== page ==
On Monday, Travis Scott finally scored his first No. 1 single on the Billboard Hot 100, with “Sicko Mode” featuring Drake (plus a hint of Swae Lee and the late Houston rapper, Big Hawk).

“The whole idea when we made the song was to go ‘sicko mode’... and what’s more sicko mode than going No. 1?!” Travis told Billboard about his accomplishment. The timing couldn’t have been more perfect: ASTROWORLD has also bounced back to the top spot of the Billboard Top 200 chart. The likelihood of Travis hitting No. 1 on both charts, this late in the game, seemed far-fetched. But when you take a closer look at all the moves he’s made, it’s clear Travis has been playing the long game this whole time, and we're just now catching up.

It didn’t look like Travis would be able to get a No. 1 after Ariana Grande’s massive single “thank u, next” debuted at the top of the charts three weeks ago, causing “Sicko Mode” to max out at No. 2. (With the recent release of Ariana’s nostalgia-heavy music video for “thank u, next,” there’s a chance Travis’ reign may not last long. But that’s a story for a different day.)

Back in August, ASTROWORLD debuted at No. 1 on the Billboard 200, where it stayed for two weeks. Travis’ launch back up to No. 1 can be attributed to a new way of gaming the system—or, to put it more delicately, playing along with the industry in a way that nets more wins than losses. One way of doing that was by selling highly coveted merch, which came bundled with copies of the album. Travis did so with his initial album release in August, and then again last week. According to Billboard, ASTROWORLD, which has been in the Top 10 for the entirety of its 17 weeks on the chart, shot back up to the top spot because of a Cyber Monday merch deal made available through Travis’ website: “Each of the items—including a keychain, hats, T-shirts, hoodies and so forth—came bundled with a digital copy of the ASTROWORLD album.”

This method of selling albums with merch had been called into question by Nicki Minaj, who complained live on Queen Radio in late August that Travis wasn’t playing fair. “What we not gon’ do is have this Auto-Tune man coming up here selling fucking sweaters and telling y’all he sold a half-a-million fucking albums, ‘cause he didn’t,” she said. Instead of countering Minaj, though, Travis kept his head down and kept it pushing, right into the biggest year of his career (despite the fact that he’s only been actively selling and promoting material related to ASTROWORLD for a little over four months).


Travis knows that the foundation of his career rests on the shoulders of his fans, and he does everything in his power to give them an unforgettable experience. His ASTROWORLD tour kicked off in Baltimore on November 8. Shortly before the tour, he spoke with Complex about what he was most looking forward to executing. “I'm finally able to fit all the ideas in my brain into one room,” he said. “There’s going to be intensity from the kids in the building, and enough space for the fans to just rage.”

When I attended the first night of Travis’ stop at Madison Square Garden—the initial date sold out so fast that he had to set another date for the next night—he made it a point to close out the show with “Sicko Mode,” and told fans that he was earnestly pursuing his first No. 1. The very next day, he officially released a remix version of the song with Skrillex, which Billboard reports boosted the streaming numbers and digital sales of the track.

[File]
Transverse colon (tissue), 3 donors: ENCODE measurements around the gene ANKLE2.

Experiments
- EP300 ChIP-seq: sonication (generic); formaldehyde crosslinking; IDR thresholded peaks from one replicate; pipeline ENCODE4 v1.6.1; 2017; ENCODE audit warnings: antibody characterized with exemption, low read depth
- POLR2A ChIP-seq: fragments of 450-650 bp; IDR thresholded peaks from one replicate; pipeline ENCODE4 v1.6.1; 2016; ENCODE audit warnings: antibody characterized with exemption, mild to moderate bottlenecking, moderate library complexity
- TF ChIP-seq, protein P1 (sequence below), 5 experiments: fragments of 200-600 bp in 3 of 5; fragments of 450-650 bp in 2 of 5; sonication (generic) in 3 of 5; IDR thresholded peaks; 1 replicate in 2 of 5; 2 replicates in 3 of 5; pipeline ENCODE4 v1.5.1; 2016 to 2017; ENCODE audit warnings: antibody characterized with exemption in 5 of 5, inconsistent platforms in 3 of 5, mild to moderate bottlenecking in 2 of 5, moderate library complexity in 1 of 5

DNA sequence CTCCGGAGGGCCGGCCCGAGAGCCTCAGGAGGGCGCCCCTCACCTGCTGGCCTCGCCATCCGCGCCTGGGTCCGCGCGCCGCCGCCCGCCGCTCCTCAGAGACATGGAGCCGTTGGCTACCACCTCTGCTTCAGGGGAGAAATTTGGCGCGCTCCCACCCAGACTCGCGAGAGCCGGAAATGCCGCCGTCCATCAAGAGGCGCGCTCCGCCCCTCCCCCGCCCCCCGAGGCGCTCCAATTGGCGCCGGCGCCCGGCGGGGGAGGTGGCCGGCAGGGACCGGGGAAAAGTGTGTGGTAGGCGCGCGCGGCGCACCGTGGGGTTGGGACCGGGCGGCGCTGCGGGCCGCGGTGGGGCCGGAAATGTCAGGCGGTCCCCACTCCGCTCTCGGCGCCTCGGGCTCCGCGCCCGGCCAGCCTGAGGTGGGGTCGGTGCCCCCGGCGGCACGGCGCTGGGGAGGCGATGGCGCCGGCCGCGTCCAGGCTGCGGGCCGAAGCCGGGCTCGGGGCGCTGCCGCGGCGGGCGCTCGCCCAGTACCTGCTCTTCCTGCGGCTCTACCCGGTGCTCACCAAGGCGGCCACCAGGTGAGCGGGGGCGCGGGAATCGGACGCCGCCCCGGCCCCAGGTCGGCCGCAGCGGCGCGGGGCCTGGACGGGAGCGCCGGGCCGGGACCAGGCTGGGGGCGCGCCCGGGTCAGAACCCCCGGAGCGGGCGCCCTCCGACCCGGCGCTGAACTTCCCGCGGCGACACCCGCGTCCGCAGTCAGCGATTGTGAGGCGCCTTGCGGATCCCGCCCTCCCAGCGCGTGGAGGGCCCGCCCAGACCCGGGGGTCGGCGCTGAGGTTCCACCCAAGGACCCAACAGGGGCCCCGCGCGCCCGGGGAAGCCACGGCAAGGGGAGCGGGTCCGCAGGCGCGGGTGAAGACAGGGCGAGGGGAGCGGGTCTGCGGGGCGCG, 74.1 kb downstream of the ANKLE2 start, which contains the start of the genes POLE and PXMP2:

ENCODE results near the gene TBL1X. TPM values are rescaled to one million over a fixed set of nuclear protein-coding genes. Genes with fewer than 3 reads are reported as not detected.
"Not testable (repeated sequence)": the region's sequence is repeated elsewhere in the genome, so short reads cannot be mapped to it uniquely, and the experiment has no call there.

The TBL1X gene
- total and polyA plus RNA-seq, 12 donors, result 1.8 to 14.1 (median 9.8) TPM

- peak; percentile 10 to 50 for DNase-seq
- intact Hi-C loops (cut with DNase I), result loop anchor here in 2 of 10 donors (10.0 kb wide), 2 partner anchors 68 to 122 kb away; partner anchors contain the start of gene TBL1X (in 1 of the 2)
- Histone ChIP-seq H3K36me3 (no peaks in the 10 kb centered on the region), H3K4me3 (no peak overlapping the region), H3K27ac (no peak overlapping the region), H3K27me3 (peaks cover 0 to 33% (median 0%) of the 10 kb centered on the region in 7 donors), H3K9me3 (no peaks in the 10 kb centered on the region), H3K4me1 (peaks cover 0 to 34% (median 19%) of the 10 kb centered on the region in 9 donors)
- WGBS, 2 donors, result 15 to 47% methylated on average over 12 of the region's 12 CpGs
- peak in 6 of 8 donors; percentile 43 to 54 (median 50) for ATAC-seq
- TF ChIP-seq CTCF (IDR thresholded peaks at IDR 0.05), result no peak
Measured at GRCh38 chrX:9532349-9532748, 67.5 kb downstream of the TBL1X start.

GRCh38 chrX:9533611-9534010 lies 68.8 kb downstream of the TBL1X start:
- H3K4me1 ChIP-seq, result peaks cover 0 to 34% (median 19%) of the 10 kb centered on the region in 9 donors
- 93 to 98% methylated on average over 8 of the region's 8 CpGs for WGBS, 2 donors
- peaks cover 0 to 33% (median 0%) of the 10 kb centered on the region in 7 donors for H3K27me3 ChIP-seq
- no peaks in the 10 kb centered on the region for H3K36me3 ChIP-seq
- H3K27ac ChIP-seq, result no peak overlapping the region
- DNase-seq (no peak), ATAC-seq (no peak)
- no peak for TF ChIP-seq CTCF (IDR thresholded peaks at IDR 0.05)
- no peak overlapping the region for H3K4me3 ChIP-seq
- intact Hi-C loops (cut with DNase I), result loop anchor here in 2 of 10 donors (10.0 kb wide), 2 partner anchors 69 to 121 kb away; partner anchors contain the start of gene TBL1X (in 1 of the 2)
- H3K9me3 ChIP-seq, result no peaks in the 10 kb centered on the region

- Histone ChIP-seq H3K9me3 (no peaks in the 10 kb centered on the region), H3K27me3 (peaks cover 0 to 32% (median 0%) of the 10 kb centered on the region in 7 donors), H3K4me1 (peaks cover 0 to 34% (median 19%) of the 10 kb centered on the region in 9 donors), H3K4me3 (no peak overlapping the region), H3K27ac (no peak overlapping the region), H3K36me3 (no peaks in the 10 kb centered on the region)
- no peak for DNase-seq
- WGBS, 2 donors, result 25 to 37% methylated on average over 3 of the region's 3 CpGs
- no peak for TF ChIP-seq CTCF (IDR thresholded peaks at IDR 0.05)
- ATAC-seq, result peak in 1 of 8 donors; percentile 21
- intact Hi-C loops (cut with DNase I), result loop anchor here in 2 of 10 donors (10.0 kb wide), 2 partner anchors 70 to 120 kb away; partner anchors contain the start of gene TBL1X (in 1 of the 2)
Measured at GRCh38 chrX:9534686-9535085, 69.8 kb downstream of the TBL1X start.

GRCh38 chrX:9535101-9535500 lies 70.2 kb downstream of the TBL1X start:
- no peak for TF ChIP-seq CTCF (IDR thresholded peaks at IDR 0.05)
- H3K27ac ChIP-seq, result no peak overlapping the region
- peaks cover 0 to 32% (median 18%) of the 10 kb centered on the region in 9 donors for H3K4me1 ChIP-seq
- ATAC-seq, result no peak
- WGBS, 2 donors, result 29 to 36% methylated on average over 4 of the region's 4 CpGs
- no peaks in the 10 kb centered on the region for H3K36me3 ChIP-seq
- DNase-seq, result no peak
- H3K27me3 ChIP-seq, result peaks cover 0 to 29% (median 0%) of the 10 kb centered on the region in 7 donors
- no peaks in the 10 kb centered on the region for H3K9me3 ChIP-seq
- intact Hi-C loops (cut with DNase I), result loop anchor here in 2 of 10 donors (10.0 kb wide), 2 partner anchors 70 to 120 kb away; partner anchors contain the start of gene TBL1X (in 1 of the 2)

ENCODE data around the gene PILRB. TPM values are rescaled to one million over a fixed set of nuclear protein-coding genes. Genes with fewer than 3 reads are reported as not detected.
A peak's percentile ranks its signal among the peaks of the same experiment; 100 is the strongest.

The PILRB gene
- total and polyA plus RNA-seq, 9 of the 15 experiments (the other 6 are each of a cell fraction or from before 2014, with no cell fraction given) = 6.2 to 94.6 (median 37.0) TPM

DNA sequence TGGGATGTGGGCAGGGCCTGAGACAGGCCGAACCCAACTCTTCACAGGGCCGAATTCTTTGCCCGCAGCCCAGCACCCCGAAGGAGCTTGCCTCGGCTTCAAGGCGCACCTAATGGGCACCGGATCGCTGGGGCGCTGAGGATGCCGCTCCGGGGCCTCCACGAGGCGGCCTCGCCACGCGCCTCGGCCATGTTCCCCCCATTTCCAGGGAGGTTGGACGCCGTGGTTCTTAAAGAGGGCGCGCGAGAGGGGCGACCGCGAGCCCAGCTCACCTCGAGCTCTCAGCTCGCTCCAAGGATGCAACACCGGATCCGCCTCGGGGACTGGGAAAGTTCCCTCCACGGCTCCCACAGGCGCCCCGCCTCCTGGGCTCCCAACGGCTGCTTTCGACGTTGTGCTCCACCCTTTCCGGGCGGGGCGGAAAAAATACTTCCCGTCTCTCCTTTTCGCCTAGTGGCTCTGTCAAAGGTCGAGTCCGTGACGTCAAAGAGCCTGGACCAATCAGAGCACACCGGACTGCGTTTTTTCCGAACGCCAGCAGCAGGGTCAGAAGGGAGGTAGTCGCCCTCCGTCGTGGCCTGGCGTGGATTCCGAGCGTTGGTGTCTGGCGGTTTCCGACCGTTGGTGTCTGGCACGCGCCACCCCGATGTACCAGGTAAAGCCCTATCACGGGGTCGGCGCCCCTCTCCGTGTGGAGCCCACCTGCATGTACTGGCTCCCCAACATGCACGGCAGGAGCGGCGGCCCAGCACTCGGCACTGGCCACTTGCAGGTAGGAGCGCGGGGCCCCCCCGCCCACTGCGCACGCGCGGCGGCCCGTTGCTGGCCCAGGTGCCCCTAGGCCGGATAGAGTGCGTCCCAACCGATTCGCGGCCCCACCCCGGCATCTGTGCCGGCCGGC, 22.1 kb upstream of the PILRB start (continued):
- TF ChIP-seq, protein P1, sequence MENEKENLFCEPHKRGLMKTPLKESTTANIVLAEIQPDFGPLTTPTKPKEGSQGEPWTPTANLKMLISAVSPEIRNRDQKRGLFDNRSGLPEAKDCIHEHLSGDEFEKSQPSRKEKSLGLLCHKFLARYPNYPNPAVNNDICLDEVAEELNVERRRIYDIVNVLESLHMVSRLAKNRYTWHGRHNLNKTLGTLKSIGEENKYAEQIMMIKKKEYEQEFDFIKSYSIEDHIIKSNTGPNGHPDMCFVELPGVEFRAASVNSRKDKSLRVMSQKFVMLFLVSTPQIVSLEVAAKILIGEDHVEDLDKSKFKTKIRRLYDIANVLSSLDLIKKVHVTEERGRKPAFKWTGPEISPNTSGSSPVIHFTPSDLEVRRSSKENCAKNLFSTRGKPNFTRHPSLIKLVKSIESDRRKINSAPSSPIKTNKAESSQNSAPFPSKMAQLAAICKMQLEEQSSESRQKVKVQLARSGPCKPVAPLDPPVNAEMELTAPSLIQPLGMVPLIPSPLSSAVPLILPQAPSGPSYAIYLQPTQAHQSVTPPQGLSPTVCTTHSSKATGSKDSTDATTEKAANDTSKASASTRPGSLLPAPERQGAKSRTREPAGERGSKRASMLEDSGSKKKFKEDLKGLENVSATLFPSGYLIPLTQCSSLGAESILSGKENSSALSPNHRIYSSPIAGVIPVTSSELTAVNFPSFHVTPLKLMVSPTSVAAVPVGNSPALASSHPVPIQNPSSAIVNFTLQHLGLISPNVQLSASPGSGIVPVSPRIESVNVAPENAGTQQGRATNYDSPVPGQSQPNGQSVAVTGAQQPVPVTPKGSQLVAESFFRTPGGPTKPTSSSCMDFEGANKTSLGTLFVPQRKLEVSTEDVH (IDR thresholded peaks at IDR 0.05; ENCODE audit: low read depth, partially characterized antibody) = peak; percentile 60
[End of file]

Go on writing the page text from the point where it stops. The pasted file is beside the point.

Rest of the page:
Travis, for all of his reckless abandon, moves in a calculated fashion. His tweets might seem erratic, and his onstage speeches random, yet impassioned. But it all fits together like a puzzle. His career has been full of careful choices.

One of the most bold things Travis did with ASTROWORLD was center it on his hometown of Houston. UGK’s Bun B, arguably the most respected living rapper to come out of Texas, attended and performed at Travis’ first-ever Astroworld Festival in Houston in mid-November. When we spoke on site, Bun said he had only met Travis a little over a year prior. “He did a performance here at Toyota Center,” he said. “That would probably be the first time I got to actually sit and talk to him. Real humble kid. You could just really see where his career was getting ready to take off to.”

Slim Thug, who came barreling into the industry in the early 2000s, alongside Mike Jones, Paul Wall, and Chamillionaire, also performed at Astroworld Festival. He acknowledged that Travis’ strengths as a collaborator had made a substantial difference in his career. “The thing is, a lot of us [in Houston] are built out for independence, so we probably don't get the worldwide notoriety for whatever we did,” he explained. “At the same time, whenever we come to Houston and we all together, people understand the movement. I love when Houston moves as a movement.”

Both the festival and ASTROWORLD, the album, put Houston back in the limelight, more than a decade after it first made it there, and a few decades after UGK propped the door open for everyone coming after them. Throughout the album, Travis builds in references to figures like the late legends Fat Pat, Big Hawk, Big Moe, and the instrumental Screwed Up Click founder, DJ Screw, himself. For many fans of Travis, this album is an introduction to these acts, who shaped who Travis is today.

Bun B minced no words when he spoke about Travis’ standing as a Houston artist. “Travis is the heart of the city right now—DJ Screw is the soul of the city—and he's keeping this town on the map,” he said.

If you’ve been watching Travis Scott all 2018 and thought he couldn’t soar any higher, check again—he just reached the stratosphere.